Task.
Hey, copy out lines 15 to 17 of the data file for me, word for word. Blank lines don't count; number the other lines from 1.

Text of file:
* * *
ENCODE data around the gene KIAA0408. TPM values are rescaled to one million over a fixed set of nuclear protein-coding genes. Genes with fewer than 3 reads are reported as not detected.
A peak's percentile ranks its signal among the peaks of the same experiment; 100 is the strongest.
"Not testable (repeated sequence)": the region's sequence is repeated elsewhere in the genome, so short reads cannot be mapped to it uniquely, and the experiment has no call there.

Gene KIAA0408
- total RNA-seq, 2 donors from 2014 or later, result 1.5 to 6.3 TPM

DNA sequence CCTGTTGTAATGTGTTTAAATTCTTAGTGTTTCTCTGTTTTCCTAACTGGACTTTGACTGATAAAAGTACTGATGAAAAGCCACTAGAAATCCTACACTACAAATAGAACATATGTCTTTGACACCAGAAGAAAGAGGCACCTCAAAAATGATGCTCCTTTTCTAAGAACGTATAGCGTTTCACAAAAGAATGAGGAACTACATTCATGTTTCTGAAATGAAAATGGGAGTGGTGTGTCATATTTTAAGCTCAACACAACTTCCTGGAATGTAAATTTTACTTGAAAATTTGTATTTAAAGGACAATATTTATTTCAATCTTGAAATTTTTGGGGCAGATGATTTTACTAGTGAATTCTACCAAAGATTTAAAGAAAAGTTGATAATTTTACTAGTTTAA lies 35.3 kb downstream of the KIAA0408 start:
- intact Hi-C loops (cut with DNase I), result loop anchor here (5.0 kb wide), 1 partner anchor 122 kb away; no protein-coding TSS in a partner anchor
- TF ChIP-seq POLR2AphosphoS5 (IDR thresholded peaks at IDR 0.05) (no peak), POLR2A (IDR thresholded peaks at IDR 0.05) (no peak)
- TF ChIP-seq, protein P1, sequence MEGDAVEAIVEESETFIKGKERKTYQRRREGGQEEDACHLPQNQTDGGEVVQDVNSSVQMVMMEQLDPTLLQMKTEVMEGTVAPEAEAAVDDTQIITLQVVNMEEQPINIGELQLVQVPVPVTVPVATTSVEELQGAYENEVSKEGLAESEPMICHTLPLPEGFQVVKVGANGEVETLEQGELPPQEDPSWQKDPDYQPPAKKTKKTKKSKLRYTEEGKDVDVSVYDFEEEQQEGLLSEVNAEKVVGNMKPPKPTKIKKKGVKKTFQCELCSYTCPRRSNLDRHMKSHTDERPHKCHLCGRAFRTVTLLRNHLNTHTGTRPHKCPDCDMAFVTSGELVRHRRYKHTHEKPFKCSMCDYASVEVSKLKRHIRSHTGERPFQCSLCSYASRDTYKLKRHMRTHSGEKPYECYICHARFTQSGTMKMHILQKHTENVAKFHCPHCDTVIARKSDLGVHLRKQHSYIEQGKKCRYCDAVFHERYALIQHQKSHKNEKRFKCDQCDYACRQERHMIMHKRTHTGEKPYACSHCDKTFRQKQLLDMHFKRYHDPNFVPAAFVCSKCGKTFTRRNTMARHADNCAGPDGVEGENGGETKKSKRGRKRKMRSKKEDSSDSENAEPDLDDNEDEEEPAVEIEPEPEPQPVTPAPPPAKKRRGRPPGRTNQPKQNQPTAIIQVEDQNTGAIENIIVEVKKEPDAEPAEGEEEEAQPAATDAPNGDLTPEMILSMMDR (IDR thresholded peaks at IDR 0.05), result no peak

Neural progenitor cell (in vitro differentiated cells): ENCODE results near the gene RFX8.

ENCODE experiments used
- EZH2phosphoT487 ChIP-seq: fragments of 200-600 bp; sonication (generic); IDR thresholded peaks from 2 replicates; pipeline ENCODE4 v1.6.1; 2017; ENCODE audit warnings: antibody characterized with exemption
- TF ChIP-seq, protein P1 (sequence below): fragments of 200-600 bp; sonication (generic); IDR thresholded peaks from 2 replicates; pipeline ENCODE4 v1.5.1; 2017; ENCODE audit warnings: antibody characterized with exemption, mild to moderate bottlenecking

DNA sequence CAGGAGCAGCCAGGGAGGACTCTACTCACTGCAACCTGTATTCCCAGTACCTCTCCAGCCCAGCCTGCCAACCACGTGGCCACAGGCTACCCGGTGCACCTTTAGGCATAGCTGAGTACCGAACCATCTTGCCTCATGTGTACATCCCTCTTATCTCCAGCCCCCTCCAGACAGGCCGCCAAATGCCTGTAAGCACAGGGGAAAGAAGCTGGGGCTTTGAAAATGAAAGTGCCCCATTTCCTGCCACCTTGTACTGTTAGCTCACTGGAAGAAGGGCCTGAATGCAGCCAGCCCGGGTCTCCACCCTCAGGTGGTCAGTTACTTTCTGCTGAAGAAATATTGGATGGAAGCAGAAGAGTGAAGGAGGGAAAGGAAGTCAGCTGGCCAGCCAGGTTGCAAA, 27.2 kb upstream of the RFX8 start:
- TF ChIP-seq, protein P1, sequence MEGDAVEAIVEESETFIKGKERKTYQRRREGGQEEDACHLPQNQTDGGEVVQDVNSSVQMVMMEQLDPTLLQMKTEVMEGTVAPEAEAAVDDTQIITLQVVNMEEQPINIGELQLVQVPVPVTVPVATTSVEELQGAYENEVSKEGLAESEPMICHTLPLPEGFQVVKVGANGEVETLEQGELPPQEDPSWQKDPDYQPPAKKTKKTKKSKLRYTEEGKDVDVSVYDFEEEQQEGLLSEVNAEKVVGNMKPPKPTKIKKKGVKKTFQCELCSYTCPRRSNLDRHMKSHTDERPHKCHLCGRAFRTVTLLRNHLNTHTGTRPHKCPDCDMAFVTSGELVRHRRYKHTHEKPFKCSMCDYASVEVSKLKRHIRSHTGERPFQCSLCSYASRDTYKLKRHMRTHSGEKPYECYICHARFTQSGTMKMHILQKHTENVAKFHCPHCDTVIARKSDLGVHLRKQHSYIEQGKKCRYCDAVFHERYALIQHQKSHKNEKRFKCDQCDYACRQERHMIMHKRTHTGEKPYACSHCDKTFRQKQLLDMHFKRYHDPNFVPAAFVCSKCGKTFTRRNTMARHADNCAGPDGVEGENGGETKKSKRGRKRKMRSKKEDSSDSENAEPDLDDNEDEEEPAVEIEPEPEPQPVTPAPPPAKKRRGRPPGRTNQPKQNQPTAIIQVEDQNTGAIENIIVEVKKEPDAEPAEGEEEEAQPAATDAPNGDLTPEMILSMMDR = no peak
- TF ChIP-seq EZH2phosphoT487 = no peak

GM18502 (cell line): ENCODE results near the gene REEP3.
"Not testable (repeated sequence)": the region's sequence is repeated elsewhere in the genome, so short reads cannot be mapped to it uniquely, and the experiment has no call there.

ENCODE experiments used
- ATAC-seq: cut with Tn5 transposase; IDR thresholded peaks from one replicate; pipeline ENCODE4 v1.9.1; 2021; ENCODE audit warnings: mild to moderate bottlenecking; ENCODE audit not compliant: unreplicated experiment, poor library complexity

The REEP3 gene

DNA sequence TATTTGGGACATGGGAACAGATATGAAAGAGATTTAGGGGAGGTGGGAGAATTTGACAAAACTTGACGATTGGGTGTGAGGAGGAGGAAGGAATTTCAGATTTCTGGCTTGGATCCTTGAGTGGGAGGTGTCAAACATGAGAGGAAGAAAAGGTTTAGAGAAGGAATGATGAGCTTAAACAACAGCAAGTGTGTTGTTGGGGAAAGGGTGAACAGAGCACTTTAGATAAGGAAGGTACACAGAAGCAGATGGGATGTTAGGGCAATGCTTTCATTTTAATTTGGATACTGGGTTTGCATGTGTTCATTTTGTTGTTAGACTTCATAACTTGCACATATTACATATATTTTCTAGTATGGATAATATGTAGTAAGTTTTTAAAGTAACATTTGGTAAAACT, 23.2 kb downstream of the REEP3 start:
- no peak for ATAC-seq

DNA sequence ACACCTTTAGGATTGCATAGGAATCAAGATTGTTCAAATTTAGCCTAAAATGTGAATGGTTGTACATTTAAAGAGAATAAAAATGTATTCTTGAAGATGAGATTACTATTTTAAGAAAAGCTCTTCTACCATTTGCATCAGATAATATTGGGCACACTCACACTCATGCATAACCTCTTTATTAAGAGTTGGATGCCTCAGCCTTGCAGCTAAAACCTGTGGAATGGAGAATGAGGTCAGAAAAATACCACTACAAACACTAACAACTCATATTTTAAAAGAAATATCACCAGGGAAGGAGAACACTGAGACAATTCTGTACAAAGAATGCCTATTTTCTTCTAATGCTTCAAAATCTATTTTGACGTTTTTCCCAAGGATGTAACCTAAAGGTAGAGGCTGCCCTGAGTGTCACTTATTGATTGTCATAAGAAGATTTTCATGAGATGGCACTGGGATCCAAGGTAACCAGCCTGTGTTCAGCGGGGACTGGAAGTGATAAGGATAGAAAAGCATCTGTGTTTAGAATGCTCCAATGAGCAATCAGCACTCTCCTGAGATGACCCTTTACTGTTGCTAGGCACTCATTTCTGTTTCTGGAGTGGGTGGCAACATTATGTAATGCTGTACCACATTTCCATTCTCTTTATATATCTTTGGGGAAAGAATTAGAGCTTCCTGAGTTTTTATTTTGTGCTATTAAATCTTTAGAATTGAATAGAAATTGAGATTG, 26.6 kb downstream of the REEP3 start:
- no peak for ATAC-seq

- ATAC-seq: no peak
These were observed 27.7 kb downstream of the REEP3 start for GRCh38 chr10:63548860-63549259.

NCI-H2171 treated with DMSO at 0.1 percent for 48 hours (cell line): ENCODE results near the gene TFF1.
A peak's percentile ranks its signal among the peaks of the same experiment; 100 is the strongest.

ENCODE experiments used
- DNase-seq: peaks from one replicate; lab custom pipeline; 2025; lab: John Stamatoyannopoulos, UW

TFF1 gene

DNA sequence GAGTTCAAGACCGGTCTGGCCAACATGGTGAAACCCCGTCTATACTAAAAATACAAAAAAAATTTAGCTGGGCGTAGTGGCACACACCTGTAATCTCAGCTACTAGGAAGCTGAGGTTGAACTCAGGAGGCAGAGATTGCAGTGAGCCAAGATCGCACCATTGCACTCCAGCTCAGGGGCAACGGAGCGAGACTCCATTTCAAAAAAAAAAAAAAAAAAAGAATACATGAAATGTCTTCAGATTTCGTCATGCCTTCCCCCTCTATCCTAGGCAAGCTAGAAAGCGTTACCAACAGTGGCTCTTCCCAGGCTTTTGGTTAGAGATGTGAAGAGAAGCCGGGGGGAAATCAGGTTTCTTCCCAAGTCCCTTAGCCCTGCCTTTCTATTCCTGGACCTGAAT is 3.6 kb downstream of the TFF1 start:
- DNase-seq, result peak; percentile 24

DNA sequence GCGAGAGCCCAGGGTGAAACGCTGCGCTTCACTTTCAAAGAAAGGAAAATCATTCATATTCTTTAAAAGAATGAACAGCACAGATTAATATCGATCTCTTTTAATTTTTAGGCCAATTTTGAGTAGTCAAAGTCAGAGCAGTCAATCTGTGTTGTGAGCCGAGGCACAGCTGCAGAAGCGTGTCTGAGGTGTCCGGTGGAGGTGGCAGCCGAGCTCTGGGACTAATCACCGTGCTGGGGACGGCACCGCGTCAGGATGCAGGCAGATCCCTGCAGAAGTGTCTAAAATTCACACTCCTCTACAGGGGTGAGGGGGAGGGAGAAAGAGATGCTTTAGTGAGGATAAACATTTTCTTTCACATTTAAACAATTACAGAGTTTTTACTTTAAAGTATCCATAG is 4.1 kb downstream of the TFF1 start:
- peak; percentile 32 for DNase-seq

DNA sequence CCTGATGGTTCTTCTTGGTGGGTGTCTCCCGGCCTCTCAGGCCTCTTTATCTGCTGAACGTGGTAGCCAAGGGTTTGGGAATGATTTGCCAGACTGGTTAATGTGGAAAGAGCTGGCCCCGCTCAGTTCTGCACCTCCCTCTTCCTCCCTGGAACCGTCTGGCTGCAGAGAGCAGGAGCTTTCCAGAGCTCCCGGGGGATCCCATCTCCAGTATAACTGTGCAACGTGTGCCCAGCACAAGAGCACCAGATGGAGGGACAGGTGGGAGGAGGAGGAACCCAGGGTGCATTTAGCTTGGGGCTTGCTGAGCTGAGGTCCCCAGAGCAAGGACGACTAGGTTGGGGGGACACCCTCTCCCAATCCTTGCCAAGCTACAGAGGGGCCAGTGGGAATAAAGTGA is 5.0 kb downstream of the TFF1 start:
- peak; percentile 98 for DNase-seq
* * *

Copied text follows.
- TF ChIP-seq, protein P1, sequence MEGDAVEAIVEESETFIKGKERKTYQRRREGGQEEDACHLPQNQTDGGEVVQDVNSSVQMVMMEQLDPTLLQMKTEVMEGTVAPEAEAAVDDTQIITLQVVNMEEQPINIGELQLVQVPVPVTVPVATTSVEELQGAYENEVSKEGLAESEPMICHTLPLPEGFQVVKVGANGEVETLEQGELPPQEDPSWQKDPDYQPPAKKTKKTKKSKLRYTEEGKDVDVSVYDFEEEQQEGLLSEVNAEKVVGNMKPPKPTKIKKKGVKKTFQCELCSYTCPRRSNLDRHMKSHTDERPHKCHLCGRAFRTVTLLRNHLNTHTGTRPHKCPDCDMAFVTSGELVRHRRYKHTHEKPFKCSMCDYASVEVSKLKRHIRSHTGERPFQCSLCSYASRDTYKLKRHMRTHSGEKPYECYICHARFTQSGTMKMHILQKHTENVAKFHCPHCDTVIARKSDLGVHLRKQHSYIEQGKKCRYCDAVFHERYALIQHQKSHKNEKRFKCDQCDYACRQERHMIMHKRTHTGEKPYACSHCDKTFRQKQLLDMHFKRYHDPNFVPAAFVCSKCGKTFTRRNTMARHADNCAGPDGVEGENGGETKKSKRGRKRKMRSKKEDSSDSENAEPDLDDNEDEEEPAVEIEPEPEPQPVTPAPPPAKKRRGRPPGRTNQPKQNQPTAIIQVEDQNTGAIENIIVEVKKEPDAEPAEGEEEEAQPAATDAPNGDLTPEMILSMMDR = no peak
- TF ChIP-seq EZH2phosphoT487 = no peak

GM18502 (cell line): ENCODE results near the gene REEP3.